What are you doing for Thanksgiving? It’s a question that both provokes good vibes and bad feelings. Whatever you’re doing, shouldn’t your business be apart of that plan, too? Thanksgiving is, after all, the official start of the holiday season (even though SOME retailers insist on November 1st) and with it, the promise of strong sales and financial security. You’re in the big leagues now, and you’re going to want to market your store the best you can. So what are you doing for Thanksgiving, and how are you going to pull off an advertising campaign for it?
Is there anything more valuable than a returning customer? I think about the bodega I frequent in my neighborhood in Brooklyn: how each transaction begins and ends with some pleasant conversation with the guy behind the counter, a scratch on the resident cat’s head, and the confidence that yes, I’ll be back, and that my local bodega will keep on thriving.
But haven’t you ever wondered how you compare to other businesses? SumAll recently researched and quantified the numbers of just how many customers were returning customers for a wide variety of online shops. Now I’m not just saying this because I’m employed by SumAll, but some of that data is truly impressive—and it verifies other research done on returning customers, like how 48% of all U.S. e-commerce transactions in 2015 were made by returning customers, profiting online businesses $2.7 billion. That’s almost an equal split between returning customers and new customers, and since the data reflects new customers as well, it pitches the opportunity to make those new customers returning customers as well. Now let’s dive into SumAll’s research!
Ah, Instagram. The final frontier (maybe for my mom) but a gold mine of potential. It’s where I post compromising photos of my cat, Ozma, or where my girlfriend showcases her animation portfolio. It’s where online entrepreneurs like you can further advertise what they’re selling online, and it isn’t just because Instagram is photo-based.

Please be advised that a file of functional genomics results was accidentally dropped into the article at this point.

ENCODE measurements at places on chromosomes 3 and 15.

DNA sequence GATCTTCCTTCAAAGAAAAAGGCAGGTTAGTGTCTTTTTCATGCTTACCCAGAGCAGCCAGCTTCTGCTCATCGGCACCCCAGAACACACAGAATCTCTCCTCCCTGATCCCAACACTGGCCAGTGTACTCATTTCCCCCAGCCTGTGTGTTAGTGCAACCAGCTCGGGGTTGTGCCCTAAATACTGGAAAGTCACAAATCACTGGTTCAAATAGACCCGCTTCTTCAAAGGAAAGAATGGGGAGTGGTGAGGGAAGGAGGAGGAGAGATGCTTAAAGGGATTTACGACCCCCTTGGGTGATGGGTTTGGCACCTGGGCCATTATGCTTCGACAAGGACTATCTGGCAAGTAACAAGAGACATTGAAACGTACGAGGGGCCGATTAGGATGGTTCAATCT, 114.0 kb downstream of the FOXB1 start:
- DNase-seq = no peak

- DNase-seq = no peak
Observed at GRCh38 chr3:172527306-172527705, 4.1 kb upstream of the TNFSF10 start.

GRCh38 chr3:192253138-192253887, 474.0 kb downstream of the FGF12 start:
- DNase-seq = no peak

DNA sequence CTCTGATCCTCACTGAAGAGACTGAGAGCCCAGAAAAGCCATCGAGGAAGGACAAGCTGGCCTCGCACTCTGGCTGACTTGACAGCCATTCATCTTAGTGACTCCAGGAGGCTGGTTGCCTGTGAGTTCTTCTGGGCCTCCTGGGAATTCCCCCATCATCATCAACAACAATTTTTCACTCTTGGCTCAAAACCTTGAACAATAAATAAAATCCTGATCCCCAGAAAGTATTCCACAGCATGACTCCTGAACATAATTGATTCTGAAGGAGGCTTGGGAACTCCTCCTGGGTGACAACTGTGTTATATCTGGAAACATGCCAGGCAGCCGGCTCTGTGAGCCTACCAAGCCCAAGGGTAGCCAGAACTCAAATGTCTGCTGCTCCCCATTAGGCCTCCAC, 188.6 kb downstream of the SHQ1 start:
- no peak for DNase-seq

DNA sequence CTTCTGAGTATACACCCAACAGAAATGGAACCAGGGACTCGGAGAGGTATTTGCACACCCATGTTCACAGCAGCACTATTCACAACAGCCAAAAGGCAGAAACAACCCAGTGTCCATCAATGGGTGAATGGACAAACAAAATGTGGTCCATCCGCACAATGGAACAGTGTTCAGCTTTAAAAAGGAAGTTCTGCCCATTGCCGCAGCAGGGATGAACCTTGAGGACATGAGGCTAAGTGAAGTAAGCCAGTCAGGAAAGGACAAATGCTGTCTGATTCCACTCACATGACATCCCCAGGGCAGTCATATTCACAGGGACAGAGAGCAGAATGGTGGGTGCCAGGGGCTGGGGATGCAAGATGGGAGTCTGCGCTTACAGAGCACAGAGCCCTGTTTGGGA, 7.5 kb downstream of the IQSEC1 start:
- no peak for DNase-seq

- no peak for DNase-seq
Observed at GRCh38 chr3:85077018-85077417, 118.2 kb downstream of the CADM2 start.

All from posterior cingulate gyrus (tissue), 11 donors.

What makes Instagram a great addition to the ecommerce world is that it’s built to be personable; because most Instagram profiles belong to individual people, the platform’s developed into a culture of person-to-person communication. Online businesses who successfully use Instagram are able to reflect this laidback culture by welcoming comments and likes, direct messages, and an opportunity to network with their consumers.
With some of Instagram’s more intuitive features, it’s easy to integrate yourself without forcing the issue, and you can start showcasing your product without seeming like an awkward marketing campaign.
In the crazy world of online shopping, sometimes I find myself in awe of all those independent merchants who can handle creating their own products and then sell them, all on their own. There’s this alternate universe when I imagine myself running my own shop online too, but I don’t necessarily have the ideas (or the energy) to go out and set a shop up, and definitely not the time either.
But then there’s you, the go-getter, who may be in the same position as I am but actually has the ideas AND the energy. But if you’re truly like me—overbooked, between the job you’re currently doing and all the other activities you’re invested in—you may feel you just don’t have the time to run an online store. Fortunately, with all the options available on the Internet, going full-time while selling online isn’t the only path anymore. Maintaining a shop part-time is entirely doable, and you can do it without finding yourself stressed and overloaded.
In 2011, Google launched Google+, thus replacing the short-lived Google Buzz and marking Google’s fourth dip into the social media industry. Tech Crunch declared, “It’s Social, It’s Bold, It’s Fun, And It Looks Good — Now For The Hard Part.”
What was that hard part? In my everyday use as a social media user, I have to laugh about the prospect of incorporating Google+ into my daily regime. I’m already pretty satisfied with my cache of social media accounts. I even went so far as to omit some: I quit Snapchat, and I swear I’m a better person for it. And Google+’s mission—“Discover amazing things and connect with passionate people”—already seems on par with how I use Facebook. That hard part was that everyone was pretty satisfied with their social media use, and it seemed like Google+ wasn’t bringing anything new to the table.
But what if I told you Google+ was useful?